Wednesday, January 13, 2016


"I always picked her wildflowers..."
(Photo Transparency, Collage, Acrylic Paint, Ink, Encaustic Medium)

Soon after we crossed the creek and just before we topped the rise of the hill where the farmhouse came into view I would shout out "STOP! Let me out here and tell her I did not come!"  I would slide out of the old Ford Falcon near the Horton's tipsy old mailbox and sit on a roadside rock listening to the tires pop and crunch over the old dirt and gravel road.  My signal to begin my surprise appearance being the sound of car doors slamming greetings being hollered to and fro from car to porch. I could hear her feigned disappointment at my not being present and I would grin. This was our game. I knew  that she knew that I was there anticipating my arrival as much as I anticipated seeing her.
(BEFORE, the above photo shows the collage and painting before adding the encaustic medium)

I would abandon my perch and slowly meander up the rest of the rise and around the curve secure that the aged stone wall and roadside bramble hid me from view.  I would study rocks for fossil shapes, listen to bird calls, think names of trees, weeds, and wildflowers just as she had taught me.  I zig-zagged across the road plucking wildflowers, grasses, weeds, and leaves all the while arranging them in a bouquet as I went. Sometimes I was lucky enough to find a feather to tuck in as a special adornment.
(DURING:  the above photo shows the very scary part of encaustics, covering up the collage with the wax.  Yikes was I nail nibbling here until the wax dried and cleared so I could see the final result.)

Once I had gathered a good sized bouquet I would trot up the road and slip behind the sweet gum tree at the edge of the yard to see if she had gone inside. With the coast clear, I would tiptoe across lawn and up the front steps crouching under the open window to listen for her voice. She would always say, "I sure wish Nay would have come."  With a gap toothed grin I would spring for the handle on the screen door, throw it open, and march in, hand behind my back and screech, "SURPRISE!"  "Bet you thought they left me in Little Rock didn't you Granny?"  She would grin back and say, "They gee! You did surprise me, I thought they left you at home!"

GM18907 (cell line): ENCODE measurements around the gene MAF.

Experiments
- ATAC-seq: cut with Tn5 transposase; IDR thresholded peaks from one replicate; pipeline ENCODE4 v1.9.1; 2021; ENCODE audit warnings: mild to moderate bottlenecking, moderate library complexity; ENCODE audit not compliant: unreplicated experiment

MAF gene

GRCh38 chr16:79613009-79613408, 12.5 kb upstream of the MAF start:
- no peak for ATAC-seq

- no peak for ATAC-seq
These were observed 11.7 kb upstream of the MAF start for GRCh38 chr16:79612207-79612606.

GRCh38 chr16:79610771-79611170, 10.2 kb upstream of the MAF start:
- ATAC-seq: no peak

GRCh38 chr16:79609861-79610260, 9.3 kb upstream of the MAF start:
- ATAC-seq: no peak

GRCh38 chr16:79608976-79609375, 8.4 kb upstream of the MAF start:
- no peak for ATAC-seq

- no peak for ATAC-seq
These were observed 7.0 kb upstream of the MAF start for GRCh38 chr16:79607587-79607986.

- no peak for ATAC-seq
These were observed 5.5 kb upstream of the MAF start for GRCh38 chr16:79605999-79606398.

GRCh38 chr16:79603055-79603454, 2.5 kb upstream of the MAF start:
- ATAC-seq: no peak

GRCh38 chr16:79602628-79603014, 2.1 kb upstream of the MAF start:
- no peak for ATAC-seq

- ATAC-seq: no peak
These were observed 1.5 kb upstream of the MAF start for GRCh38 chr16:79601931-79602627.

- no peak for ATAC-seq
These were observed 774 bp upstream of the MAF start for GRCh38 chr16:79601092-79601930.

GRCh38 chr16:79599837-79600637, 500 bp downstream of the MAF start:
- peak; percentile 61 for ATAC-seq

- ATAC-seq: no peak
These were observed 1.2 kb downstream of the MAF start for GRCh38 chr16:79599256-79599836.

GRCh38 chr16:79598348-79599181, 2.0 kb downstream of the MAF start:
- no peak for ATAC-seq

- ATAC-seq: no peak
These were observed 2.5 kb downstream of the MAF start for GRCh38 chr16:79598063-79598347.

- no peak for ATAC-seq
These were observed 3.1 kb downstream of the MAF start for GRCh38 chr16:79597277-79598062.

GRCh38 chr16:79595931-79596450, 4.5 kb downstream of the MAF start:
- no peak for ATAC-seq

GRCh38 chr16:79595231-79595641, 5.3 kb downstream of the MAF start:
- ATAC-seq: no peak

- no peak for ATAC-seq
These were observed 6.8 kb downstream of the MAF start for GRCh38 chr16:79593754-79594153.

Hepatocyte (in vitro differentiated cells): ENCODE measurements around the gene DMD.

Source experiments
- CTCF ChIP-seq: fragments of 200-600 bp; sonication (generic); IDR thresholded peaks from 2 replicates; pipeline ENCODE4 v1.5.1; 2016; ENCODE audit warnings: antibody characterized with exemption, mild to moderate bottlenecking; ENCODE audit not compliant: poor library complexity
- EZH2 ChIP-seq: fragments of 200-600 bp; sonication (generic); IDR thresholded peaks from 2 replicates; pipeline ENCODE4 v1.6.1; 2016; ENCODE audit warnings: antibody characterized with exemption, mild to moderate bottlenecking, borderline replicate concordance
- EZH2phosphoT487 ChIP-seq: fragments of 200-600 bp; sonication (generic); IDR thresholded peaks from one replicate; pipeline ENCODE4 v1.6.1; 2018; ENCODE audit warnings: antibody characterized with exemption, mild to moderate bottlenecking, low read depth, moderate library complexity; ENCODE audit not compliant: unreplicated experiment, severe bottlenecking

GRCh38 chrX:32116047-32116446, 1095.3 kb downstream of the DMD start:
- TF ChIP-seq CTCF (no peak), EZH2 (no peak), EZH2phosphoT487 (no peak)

(AFTER:  After a bit of scraping back and fusing I got the soft dream like memory effect I was after!)

On my way to bury myself in her embrace, where her cherry red apron would cradle my cheek and her feather soft kiss would brush the top of my hair, I would present her with my gift of hand picked wildflowers.  She never failed to ooh and ahh over them as together we placed them in a vase and set them on the kitchen table.  Our game never ceased, it carried over into adulthood where I would slide out of the car, sometimes accompanied by one or both of my children and we would pick her wildflowers as I told them the story of a long ago little girl who liked to trick her Granny.

I still pick her wildflowers, only now she views them from heaven.  I still put them on the kitchen table and before leaving the farm I leave them on her final resting place and I hope she knows that "Granny's Girl" has been there to surprise her.


The encaustic piece featured in this post was inspired by this fond memory.  The photo transparency is one I took of the cattle gate at the farm where her Flowering Almond bushes bloom every spring.  Loving what I am learning from Ivy Newport in her Whimsical Portraits and Dreamy Landscapes online class!
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